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As the planet spins around on its axis, species of all kinds are forced to find new ways to survive. While this is the natural way of things, it seems humans play a larger role in contributing to the future of what our world will eventually become. Whether it be on a political or personal level, our fellow earthlings are going through trying moments, living a life where their very existence has come into danger. While there are organizations dedicated to ensuring protection for some such species, climate change and criminals pose an immense threat to the future of their well-being. By raising awareness, we can come together and join in on the work these organizations are doing, reduce our use of wasteful materials, and approach the way we consume at a more conscious level in order to protect beloved animals on the brink of extinction.
The Bornean orangutan, found on the island of Borneo and Sumatra, is threatened with extinction as the palm oil industry continues to destroy their habitat. Palm oil is widely consumed and found in many household products, including dish soap and laundry detergent. Due to supply and demand, deforestation of these sacred habitats are a target for industrial purposes. While we share 97 percent of our DNA with these primates, the Bornean orangutan population has declined by more than 50 percent in the past 60 years. According to the WWF, there is an estimated 45,000 to 69,000 Bornean orangutans left in the wild. Due to deforestation and habitat loss, this group of endangered species are left to fend for themselves, often wandering into towns for food and shelter before being captured and sold into the pet trade, killed for body parts, or used for medicinal purposes.
Since this beloved animals discovery in 1983, the Ili Pika is said to be one of the most fragile species in the world due to conflicts surrounding natural resources and state of their habitat. These rabbit-like creatures were said to have originally lived in mountain valleys to easily cross to new locations, but scientists are noticing more of the ili pika moving to higher ground. Studies show climate plays a major role in this shift, as they move to avoid extreme heat caused by greenhouse gas emissions. As a result, the ili pika must adapt to the colder environment of mountain tops. While they are able to increase body heat due to a fast metabolism, once the summer months return, many ili pika are not able to regulate their body temperature to homeostasis. While they can easily fit into the category of one of the cutest, most unique animals, this plays a major role in driving the ili pika into extinction, as there are less then 1,000 of them left.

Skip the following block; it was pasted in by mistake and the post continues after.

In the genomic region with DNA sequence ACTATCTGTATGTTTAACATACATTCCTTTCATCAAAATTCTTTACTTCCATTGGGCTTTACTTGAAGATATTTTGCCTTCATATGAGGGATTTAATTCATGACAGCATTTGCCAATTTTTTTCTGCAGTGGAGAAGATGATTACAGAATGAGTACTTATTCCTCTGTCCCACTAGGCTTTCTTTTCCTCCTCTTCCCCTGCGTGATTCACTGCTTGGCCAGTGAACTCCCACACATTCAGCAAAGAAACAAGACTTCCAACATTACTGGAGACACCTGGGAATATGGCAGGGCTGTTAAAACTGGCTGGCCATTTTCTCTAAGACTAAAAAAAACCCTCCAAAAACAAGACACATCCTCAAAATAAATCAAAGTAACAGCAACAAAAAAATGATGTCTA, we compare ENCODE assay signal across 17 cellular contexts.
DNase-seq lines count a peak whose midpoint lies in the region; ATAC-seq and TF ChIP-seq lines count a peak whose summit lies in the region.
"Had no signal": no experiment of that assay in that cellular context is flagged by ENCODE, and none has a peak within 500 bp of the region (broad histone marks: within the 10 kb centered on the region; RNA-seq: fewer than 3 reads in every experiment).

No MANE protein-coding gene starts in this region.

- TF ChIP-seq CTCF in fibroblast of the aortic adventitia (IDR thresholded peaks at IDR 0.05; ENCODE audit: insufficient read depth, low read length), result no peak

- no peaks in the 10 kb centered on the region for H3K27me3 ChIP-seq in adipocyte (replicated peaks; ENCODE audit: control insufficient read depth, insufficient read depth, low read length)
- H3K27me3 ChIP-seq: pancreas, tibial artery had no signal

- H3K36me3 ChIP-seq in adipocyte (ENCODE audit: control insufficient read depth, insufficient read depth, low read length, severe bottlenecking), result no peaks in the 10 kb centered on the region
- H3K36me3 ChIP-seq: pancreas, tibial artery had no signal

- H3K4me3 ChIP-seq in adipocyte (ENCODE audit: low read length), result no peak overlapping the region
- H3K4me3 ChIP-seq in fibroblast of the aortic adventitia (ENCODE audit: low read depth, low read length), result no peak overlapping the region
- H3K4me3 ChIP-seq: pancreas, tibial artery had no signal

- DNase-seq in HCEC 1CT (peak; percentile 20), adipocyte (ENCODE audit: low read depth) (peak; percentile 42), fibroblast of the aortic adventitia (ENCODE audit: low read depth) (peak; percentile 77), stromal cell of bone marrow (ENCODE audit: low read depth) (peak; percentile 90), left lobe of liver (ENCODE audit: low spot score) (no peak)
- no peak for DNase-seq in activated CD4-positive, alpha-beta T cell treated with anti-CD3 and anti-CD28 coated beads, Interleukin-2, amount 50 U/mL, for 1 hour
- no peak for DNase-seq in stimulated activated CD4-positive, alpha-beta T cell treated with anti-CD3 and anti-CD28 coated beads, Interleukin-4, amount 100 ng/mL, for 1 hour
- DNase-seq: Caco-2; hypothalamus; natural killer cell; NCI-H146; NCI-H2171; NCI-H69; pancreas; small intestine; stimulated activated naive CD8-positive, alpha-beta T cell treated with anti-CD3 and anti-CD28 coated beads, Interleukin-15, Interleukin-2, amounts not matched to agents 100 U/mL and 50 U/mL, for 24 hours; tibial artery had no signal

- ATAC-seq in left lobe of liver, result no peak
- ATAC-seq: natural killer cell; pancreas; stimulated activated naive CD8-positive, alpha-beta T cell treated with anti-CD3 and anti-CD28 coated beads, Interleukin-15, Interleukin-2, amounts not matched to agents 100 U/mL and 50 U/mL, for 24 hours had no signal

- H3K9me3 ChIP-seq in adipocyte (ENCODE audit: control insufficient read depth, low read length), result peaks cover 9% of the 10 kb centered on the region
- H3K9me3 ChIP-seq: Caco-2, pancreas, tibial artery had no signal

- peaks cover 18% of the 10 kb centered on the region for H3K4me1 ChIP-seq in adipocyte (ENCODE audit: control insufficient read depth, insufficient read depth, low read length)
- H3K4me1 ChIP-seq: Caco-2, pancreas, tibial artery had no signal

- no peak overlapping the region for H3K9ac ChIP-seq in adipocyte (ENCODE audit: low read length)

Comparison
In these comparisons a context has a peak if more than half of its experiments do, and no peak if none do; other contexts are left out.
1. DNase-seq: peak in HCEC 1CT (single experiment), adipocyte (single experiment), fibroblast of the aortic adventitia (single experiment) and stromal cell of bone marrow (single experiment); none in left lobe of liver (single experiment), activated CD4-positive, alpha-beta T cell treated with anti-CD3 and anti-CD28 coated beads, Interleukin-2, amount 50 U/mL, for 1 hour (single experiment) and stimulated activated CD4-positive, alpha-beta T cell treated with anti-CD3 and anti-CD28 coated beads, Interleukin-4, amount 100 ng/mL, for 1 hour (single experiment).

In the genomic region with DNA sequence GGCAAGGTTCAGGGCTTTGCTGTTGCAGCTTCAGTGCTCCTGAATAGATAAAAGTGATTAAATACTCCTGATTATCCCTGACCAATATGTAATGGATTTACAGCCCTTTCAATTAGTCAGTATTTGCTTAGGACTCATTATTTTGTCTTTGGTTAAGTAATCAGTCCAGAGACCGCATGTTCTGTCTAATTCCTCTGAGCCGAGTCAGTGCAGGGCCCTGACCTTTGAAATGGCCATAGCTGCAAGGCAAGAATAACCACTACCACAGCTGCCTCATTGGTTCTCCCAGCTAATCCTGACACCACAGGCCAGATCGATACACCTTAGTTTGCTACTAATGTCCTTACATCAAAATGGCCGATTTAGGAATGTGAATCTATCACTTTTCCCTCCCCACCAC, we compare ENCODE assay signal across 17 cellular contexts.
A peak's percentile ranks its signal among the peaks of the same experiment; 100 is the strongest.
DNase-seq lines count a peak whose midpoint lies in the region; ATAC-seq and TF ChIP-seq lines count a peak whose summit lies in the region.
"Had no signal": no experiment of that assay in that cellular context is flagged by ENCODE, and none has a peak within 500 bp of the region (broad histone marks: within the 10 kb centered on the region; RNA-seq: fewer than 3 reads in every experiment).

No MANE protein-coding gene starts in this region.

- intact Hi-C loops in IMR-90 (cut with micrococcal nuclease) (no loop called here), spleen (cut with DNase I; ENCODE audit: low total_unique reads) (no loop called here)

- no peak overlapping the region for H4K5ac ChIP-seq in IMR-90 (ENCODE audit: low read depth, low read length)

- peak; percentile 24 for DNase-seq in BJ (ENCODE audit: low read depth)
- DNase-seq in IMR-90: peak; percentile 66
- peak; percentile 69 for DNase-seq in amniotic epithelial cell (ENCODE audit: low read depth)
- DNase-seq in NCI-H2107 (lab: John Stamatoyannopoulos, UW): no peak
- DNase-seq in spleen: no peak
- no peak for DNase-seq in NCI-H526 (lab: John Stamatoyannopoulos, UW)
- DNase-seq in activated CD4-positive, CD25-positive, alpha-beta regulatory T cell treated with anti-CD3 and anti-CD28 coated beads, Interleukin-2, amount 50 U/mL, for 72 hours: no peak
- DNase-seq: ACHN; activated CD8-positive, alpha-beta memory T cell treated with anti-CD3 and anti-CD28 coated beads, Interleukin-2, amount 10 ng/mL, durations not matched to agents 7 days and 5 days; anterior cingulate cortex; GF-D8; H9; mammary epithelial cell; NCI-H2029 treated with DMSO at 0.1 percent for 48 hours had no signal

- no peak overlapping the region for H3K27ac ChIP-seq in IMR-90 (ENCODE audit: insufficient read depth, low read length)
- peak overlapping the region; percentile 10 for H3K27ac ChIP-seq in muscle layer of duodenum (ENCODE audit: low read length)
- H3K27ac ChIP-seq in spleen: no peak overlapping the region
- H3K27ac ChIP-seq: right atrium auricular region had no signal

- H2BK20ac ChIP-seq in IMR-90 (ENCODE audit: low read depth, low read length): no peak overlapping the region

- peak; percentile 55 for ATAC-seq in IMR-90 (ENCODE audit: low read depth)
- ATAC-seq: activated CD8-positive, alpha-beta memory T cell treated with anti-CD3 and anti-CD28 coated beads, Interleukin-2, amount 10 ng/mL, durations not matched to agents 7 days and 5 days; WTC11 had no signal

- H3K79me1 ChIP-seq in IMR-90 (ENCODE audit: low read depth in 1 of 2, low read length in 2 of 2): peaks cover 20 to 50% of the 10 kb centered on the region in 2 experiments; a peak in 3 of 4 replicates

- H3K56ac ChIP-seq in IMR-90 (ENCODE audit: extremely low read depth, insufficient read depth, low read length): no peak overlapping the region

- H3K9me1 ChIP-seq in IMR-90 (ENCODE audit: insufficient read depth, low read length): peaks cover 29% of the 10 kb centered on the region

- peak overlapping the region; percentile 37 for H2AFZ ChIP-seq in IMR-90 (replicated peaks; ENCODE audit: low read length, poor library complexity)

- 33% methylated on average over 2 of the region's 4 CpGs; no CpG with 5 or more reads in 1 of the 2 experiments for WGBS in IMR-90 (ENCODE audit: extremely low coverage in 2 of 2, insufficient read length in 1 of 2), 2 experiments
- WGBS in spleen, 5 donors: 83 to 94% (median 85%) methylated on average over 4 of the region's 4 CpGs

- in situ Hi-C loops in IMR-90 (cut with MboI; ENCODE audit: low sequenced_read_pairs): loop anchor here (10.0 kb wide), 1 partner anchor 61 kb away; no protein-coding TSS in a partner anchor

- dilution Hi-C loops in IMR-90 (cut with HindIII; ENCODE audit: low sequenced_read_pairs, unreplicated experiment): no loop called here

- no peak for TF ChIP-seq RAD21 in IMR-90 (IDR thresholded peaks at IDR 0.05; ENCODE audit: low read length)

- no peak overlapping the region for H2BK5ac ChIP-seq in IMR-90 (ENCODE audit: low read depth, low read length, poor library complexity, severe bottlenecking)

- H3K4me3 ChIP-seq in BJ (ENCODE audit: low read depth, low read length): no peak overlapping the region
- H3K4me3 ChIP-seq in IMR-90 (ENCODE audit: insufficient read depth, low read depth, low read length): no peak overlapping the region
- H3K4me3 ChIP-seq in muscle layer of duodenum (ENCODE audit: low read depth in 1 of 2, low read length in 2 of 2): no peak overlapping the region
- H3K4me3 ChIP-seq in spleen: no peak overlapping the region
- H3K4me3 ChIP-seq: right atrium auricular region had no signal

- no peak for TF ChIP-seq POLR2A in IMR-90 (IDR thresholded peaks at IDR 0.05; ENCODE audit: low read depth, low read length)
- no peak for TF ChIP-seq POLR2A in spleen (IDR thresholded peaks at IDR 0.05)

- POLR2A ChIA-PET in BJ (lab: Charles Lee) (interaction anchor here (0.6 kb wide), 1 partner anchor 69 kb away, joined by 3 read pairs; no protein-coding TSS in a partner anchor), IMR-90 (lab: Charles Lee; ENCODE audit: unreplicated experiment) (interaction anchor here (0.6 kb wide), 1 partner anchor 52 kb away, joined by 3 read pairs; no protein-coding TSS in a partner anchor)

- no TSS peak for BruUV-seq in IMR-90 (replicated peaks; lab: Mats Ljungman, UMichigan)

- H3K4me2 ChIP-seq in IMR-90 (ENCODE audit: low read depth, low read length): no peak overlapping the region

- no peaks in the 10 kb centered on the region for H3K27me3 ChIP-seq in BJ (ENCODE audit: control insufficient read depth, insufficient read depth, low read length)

Native to the Amazon River, this predator was being exploited for its fur and almost completely wiped them off the face of the Earth. While the fur trade has since been banned, there are still several threats the giant otter faces. Illegal gold mining activity and deforestation pose largely unknown consequences, such as mercury and other harmful contaminants polluting the water. Although this isn’t a direct consequence, these instances harm the water they hunt for food in, which eventually ends up in their system and could prove lethal to the species as a whole. As one of the top predators in the region, there are no other animals that pose a bigger threat to the giant otter. Except for humans, of course.
This group of felines have been hunted over the years while their habitats have been destroyed due to forest fires, industrial development, road building, and farming. The Amur Leopard hunt alone, which makes them susceptible to human threats. While conservation efforts are in place, there are only 90 adult Amur leopards in the wild throughout their native habitats in Russia and China. It’s important that we take care of this species, as they are a top predator within their ecosystem, keeping a crucial balance to the wildlife that exists in the area.